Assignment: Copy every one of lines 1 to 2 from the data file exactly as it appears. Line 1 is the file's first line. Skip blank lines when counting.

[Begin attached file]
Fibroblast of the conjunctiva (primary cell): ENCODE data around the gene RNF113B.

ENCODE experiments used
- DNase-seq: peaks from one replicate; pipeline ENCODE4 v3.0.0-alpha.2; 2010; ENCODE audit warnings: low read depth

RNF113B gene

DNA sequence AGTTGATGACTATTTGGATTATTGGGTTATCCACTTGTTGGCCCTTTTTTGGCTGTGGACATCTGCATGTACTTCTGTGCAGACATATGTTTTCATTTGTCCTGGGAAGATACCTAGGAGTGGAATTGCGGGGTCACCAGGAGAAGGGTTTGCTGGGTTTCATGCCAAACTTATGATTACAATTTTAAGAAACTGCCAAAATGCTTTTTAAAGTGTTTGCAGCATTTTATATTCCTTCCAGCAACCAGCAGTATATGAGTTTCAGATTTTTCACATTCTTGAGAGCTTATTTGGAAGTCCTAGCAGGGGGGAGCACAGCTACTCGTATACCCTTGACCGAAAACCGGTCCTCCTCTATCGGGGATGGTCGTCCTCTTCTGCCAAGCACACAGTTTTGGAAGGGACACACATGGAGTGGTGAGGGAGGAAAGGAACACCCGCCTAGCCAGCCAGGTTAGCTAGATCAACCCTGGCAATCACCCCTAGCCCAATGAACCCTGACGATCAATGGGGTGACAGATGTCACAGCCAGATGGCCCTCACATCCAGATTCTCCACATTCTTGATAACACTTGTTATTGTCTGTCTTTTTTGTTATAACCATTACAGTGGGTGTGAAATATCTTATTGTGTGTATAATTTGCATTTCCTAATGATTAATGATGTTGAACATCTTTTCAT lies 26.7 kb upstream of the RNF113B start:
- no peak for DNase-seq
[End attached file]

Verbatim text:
Fibroblast of the conjunctiva (primary cell): ENCODE data around the gene RNF113B.

ENCODE experiments used